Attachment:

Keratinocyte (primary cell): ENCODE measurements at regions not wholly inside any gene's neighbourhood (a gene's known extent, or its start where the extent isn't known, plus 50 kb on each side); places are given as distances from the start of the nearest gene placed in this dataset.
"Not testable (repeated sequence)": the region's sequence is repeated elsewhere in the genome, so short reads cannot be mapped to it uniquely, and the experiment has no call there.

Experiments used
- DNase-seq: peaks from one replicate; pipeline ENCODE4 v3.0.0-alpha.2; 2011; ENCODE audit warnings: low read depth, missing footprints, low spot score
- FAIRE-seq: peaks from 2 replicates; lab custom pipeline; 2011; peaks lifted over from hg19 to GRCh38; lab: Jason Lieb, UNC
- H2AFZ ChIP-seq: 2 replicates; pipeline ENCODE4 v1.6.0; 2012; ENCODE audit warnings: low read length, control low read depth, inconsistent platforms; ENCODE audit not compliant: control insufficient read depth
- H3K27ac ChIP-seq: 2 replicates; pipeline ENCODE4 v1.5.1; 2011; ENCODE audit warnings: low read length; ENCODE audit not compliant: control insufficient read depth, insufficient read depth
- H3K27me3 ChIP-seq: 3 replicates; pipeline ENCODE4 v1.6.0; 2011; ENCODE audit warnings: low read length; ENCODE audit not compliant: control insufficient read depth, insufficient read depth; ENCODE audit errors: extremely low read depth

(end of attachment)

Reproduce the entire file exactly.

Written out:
Keratinocyte (primary cell): ENCODE measurements at regions not wholly inside any gene's neighbourhood (a gene's known extent, or its start where the extent isn't known, plus 50 kb on each side); places are given as distances from the start of the nearest gene placed in this dataset.
"Not testable (repeated sequence)": the region's sequence is repeated elsewhere in the genome, so short reads cannot be mapped to it uniquely, and the experiment has no call there.

Experiments used
- DNase-seq: peaks from one replicate; pipeline ENCODE4 v3.0.0-alpha.2; 2011; ENCODE audit warnings: low read depth, missing footprints, low spot score
- FAIRE-seq: peaks from 2 replicates; lab custom pipeline; 2011; peaks lifted over from hg19 to GRCh38; lab: Jason Lieb, UNC
- H2AFZ ChIP-seq: 2 replicates; pipeline ENCODE4 v1.6.0; 2012; ENCODE audit warnings: low read length, control low read depth, inconsistent platforms; ENCODE audit not compliant: control insufficient read depth
- H3K27ac ChIP-seq: 2 replicates; pipeline ENCODE4 v1.5.1; 2011; ENCODE audit warnings: low read length; ENCODE audit not compliant: control insufficient read depth, insufficient read depth
- H3K27me3 ChIP-seq: 3 replicates; pipeline ENCODE4 v1.6.0; 2011; ENCODE audit warnings: low read length; ENCODE audit not compliant: control insufficient read depth, insufficient read depth; ENCODE audit errors: extremely low read depth